[originally published in the Huffington Post on 25 Nov 2016]
If there ever was a time to realize creative potential inside companies it is now. A quick look at the top issues facing companies of all sizes reveals the usual short list: attracting and retaining talent, managing reputation, with the need to create flexible workplaces and balance benefits with bottom line. While tempting to view these challenges with concern over the bottom line, doing so sabotages gains possible when entrepreneurial spirit applied to innovation is ignited full throttle. Even conscious business leaders, who keep an eye on the horizon (longer term), getting work done and being attentive to workplace dynamics, are still susceptible to running around in circles.
In case the term ‘spirit’ is distracting, a definition is in order. Personal spirit refers to three measurable elements:
- sense of control, and
- outlook on life.
Entrepreneurial spirit combines personal spirit with a sense of adventure, willingness to experiment, an insatiable desire to learn and a capacity to bounce forward.
Without entrepreneurial spirit at play, companies plod through the motions, guided by habitual processes and routine. The company runs on auto-pilot so much so that either the purpose of the task is assumed, or the underlying agenda is to explicitly or implicitly control behavior. Either way, the company falls asleep at the wheel numbing leaders into the same repetitive albeit comfortable cycle. Running hard to wind up in the same place.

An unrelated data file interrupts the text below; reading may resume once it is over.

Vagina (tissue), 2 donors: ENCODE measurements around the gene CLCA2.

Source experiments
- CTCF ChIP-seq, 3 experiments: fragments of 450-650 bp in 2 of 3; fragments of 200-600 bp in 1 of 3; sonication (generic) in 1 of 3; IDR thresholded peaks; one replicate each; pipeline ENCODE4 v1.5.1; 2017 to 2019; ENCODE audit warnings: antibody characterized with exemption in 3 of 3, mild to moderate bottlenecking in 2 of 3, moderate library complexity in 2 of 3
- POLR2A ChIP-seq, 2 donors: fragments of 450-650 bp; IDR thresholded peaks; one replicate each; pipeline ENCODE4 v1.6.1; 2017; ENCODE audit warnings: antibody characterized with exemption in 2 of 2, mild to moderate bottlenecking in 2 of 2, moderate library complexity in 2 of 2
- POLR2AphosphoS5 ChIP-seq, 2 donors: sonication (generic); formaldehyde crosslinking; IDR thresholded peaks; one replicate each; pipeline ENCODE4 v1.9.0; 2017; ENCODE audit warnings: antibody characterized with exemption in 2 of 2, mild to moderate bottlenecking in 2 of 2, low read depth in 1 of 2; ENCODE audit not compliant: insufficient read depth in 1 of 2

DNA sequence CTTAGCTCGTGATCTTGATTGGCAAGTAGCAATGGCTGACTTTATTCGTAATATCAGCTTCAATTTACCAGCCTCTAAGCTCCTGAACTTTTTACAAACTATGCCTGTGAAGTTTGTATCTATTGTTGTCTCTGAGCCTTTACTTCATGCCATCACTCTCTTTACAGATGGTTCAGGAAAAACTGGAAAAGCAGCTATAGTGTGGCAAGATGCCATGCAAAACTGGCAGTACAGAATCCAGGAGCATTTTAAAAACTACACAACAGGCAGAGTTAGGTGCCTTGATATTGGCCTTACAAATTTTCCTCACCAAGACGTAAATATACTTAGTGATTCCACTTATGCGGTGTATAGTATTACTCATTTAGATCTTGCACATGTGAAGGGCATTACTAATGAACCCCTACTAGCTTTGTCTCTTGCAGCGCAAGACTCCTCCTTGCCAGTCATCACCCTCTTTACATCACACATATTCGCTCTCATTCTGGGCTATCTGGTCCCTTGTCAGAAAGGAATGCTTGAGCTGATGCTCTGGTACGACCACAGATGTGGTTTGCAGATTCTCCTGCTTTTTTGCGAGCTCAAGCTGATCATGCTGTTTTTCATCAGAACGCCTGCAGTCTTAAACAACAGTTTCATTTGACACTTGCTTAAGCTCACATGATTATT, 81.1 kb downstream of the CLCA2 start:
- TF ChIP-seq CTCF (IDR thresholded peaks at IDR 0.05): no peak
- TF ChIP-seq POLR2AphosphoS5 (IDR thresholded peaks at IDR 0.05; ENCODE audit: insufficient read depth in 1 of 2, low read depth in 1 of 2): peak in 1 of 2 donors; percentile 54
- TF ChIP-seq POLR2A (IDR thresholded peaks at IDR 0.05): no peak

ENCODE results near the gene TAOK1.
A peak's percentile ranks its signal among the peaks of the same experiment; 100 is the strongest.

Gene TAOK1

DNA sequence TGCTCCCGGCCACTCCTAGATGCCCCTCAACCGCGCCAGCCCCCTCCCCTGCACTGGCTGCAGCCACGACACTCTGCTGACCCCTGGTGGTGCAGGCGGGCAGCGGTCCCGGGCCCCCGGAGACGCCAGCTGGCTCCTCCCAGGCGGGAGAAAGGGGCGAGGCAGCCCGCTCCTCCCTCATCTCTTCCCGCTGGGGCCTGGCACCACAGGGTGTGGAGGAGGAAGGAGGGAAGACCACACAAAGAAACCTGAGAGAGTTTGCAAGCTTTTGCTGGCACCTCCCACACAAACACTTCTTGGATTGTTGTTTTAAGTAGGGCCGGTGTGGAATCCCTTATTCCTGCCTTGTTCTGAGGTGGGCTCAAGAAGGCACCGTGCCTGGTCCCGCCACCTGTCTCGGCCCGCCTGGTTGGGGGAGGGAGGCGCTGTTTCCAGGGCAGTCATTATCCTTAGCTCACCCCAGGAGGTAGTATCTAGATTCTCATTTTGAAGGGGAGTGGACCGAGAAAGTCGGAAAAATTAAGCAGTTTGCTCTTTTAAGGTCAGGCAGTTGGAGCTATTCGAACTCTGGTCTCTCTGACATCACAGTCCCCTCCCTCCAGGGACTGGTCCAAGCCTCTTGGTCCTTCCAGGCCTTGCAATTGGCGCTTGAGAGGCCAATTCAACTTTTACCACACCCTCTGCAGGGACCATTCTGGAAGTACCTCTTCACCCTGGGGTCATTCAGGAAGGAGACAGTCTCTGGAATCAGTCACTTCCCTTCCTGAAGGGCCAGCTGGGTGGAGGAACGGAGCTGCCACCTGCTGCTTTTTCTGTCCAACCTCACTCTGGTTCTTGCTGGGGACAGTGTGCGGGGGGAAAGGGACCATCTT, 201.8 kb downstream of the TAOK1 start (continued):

Context Drives Behaviour and Regulates Entrepreneurial Spirit
The term ‘conscious business leaders’ applies to a small group since
85% of leaders in the U.S. are operating at the survival level. [See Seizing the Executive Imperative To Expand Consciousness] One source of the hamster wheel is the existence of internal politics. Behind internal politics is the desire to protect personal reputation at the expense of achieving business goals. Aversion to risk, and therefore innovation, is inherent. Entrepreneurial spirit suffocates in working climates where trust is low and expression of diverse ideas is suppressed. In contrast, innovation requires creativity and a comfort with uncertainty.
The Impact of Systemic Barriers
Systemic beliefs add to the pressure of delivering on short-term goals blocking innovation and adaptability. Attracting and retaining talent, or mitigating risks to reputation are restricted to a narrow set of strategies arising from one or more of these three dangerous barriers:
Focusing on Recurring and Constant Barriers
Characteristic of problem oriented, adrenaline charged companies is the persistent focus on solving problems. Problems love analytical thinking. Innovation on the other side requires exploratory thinking – the opposite of problem solving. Linear thinking doesn’t help because problem solving tends to assume that there is a singular root cause. In a complex system, multiple causes exist. Unless perception is expanded you will find yourself running in circles: busy but not productive.
Asking leaders to innovate and apply their entrepreneurial spirit while continuing to focus on barriers keeps everyone running in a loop.